Here in the Netherlands, until recently all electronic payments with a debitcard (and creditcard) were done through a secured telephone line. This was demanded by the government to ensure consument security. Hence, the simple answer to you question is yes, you can secure a telephone line.

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how was this implemented? Was this really rolled out to the whole country, or was paying by CC on the phone a special privilege? –  AviD Nov 16 '10 at 23:38
It was rolled out in the whole country. There was an monopoly by Interpay (now called Equens) who was the only one allowed to set-up electronic payments by means of magnetic cards or smartcards. –  Henri Nov 21 '10 at 15:32
This seems unlikely as it would require every household to have a secure phone and, more importantly, would require nationwide key management. –  GregS Dec 11 '10 at 1:23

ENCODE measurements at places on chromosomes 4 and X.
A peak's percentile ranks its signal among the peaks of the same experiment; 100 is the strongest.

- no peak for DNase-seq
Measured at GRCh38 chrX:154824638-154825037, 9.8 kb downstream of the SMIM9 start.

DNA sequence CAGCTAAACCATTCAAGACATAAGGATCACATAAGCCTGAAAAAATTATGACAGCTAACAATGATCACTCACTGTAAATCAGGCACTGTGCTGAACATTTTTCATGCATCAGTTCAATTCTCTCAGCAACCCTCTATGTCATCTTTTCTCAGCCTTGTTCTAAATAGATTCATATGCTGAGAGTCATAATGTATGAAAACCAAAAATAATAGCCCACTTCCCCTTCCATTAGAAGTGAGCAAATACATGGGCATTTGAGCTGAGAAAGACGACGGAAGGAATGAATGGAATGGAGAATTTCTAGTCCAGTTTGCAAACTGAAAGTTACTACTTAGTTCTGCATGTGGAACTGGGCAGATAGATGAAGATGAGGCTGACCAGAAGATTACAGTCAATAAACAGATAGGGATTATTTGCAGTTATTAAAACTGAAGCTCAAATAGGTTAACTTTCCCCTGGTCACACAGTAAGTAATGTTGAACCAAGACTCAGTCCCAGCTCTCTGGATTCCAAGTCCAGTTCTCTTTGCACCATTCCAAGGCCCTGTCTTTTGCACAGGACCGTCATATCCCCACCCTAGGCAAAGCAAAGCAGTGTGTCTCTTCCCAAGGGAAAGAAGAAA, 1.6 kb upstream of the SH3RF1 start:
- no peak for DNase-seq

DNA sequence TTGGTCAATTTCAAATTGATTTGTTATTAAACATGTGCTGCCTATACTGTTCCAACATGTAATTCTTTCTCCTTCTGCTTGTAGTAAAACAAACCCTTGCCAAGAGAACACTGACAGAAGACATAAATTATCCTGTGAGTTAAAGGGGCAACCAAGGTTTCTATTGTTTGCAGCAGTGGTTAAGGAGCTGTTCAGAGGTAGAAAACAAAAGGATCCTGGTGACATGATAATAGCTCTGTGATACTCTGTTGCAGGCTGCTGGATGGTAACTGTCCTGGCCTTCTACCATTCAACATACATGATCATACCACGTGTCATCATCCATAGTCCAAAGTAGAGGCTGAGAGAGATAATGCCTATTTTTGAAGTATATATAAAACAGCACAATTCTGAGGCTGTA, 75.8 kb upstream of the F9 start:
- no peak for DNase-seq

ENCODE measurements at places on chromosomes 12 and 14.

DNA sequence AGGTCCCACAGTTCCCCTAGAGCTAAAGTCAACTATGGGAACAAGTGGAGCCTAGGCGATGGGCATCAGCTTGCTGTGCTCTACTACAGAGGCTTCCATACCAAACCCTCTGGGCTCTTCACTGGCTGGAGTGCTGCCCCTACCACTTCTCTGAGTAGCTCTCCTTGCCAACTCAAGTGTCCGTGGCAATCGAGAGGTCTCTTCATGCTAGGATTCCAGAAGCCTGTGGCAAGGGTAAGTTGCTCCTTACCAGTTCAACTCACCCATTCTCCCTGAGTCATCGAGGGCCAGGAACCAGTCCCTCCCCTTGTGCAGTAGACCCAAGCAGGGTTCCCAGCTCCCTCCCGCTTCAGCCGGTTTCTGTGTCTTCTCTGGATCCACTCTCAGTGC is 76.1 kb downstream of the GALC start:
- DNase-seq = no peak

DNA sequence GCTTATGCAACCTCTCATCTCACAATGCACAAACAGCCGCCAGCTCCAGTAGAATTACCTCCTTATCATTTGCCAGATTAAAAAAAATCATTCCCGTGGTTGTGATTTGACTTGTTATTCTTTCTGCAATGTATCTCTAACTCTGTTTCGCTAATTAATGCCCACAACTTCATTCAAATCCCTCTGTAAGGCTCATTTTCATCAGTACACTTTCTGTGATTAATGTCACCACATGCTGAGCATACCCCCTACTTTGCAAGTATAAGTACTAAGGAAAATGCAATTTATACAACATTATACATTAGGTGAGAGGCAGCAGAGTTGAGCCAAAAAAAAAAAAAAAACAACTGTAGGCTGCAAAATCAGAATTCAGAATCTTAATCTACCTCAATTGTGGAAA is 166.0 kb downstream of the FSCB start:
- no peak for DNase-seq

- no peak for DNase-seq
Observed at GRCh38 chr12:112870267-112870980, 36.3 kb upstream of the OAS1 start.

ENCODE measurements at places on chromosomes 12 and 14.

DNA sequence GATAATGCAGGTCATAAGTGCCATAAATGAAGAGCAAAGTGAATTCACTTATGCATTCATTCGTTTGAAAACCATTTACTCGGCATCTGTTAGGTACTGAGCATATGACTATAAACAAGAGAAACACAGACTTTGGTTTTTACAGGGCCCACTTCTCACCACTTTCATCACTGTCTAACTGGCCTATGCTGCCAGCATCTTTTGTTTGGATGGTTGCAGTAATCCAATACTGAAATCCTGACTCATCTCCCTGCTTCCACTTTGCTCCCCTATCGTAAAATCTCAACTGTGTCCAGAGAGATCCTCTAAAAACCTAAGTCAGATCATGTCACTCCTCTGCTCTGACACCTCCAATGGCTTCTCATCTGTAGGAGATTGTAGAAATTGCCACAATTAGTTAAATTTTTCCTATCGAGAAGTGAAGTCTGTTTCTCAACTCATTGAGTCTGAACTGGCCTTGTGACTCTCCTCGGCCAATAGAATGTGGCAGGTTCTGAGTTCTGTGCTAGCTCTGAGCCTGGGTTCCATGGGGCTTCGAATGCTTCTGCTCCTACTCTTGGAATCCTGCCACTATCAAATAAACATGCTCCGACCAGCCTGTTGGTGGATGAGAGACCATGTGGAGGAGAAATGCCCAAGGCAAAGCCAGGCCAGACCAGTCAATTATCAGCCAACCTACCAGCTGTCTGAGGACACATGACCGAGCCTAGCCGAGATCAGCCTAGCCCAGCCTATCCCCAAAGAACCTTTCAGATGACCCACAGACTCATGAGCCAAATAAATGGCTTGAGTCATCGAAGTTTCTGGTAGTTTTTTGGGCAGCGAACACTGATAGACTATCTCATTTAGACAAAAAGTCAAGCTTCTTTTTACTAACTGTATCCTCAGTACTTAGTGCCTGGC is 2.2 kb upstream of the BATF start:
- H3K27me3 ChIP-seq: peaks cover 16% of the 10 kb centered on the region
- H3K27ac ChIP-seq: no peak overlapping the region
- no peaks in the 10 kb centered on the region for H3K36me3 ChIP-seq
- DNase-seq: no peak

@GregS - no, not households. Shops/Companies etc. –  Rory Alsop Jan 21 '11 at 1:12
@RoryAlsop - So, "all electronic payments" is actually referring to the transaction that occurs between vendor and card provider - not the part that occurs between the customer and the vendor? –  Iszi Jan 21 '11 at 5:44

These still exist, and many countries military and law enforcement agencies use them. Dedicated devices acting as line encryptors are very expensive to run, with requirement to securely deliver keys/certs to each endpoint so for most people software equivalents are appropriate.

You can secure your VOIP link the same way you would encrypt any IP link - you just need to be a little cleverer as voice calls are not as tolerant of lag and jitter as data comms.